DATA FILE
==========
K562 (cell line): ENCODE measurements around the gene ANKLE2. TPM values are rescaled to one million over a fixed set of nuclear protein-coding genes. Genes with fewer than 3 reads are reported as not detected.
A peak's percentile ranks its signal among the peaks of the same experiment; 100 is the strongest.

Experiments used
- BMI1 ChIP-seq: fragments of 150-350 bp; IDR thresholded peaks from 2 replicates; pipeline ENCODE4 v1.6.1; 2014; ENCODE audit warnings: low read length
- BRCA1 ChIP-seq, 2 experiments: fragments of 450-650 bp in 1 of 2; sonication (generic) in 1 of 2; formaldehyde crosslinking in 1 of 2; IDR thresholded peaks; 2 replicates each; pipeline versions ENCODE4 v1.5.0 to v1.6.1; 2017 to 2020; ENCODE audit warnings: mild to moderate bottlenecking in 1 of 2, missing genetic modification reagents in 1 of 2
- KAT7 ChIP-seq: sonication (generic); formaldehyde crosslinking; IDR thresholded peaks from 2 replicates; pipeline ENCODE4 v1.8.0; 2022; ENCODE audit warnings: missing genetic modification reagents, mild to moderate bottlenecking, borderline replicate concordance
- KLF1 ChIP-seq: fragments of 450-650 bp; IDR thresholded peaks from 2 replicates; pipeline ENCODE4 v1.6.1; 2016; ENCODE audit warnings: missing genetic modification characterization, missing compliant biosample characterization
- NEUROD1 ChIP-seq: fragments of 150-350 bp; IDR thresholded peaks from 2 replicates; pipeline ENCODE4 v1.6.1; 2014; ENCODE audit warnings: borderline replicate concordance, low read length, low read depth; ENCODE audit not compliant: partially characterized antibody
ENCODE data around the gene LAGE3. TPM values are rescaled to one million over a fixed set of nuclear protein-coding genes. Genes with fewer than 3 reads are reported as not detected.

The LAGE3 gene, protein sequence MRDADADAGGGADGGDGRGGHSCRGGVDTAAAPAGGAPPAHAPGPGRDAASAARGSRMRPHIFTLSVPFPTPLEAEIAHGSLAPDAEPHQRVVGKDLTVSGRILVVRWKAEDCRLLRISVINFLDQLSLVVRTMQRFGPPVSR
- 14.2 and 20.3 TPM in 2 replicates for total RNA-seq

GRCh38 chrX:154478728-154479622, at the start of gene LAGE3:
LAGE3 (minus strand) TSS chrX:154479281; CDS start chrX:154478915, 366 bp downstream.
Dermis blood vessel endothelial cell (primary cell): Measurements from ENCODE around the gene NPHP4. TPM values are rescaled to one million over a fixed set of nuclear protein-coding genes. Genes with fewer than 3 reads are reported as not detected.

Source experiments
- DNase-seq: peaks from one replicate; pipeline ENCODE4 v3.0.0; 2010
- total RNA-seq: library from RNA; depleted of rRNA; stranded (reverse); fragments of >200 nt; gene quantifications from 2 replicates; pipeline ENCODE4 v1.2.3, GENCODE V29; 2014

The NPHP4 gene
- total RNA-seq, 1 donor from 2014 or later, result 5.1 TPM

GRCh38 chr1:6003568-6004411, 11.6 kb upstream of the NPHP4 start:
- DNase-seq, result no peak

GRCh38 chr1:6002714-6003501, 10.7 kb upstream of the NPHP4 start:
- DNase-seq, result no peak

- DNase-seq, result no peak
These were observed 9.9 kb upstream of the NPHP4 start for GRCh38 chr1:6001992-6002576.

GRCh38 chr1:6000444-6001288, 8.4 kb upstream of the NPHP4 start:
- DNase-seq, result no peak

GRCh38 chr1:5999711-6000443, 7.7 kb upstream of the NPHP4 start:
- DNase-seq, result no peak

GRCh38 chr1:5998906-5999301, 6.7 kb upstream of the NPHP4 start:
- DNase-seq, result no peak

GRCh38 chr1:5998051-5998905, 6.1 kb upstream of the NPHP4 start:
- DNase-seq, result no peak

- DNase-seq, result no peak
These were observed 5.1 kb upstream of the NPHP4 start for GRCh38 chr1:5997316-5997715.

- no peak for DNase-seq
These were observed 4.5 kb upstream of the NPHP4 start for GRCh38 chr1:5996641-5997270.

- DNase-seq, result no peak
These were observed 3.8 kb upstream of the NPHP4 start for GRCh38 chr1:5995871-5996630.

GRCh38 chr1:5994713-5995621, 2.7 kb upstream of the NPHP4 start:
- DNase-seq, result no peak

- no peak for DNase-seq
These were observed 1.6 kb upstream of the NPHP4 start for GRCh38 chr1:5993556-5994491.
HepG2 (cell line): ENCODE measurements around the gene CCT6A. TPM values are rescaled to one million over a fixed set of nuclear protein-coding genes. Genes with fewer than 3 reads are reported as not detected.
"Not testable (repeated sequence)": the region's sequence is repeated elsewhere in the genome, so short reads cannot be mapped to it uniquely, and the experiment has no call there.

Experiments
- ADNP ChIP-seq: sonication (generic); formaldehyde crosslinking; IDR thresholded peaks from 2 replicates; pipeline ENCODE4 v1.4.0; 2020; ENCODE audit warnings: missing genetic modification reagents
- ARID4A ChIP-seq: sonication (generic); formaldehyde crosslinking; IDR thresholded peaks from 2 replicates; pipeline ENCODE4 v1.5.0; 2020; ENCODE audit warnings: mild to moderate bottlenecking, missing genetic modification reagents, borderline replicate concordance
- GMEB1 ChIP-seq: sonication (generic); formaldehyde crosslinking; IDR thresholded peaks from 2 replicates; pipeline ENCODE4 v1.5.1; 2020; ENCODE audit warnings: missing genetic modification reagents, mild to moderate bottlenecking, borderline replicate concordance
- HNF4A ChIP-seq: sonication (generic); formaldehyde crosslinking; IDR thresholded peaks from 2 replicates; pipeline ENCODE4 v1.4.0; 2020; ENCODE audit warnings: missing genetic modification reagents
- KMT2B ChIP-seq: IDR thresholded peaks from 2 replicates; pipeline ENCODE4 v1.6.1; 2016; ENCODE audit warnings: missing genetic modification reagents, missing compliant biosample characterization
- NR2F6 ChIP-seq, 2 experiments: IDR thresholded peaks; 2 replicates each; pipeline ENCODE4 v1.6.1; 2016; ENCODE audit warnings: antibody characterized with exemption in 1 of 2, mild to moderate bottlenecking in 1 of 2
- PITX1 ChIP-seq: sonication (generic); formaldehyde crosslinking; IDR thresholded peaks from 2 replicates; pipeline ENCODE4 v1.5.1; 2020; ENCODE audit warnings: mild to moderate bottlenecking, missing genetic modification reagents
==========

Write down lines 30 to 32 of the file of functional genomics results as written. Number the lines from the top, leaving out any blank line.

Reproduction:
GRCh38 chr1:5998906-5999301, 6.7 kb upstream of the NPHP4 start:
- DNase-seq, result no peak

GRCh38 chr1:5998051-5998905, 6.1 kb upstream of the NPHP4 start: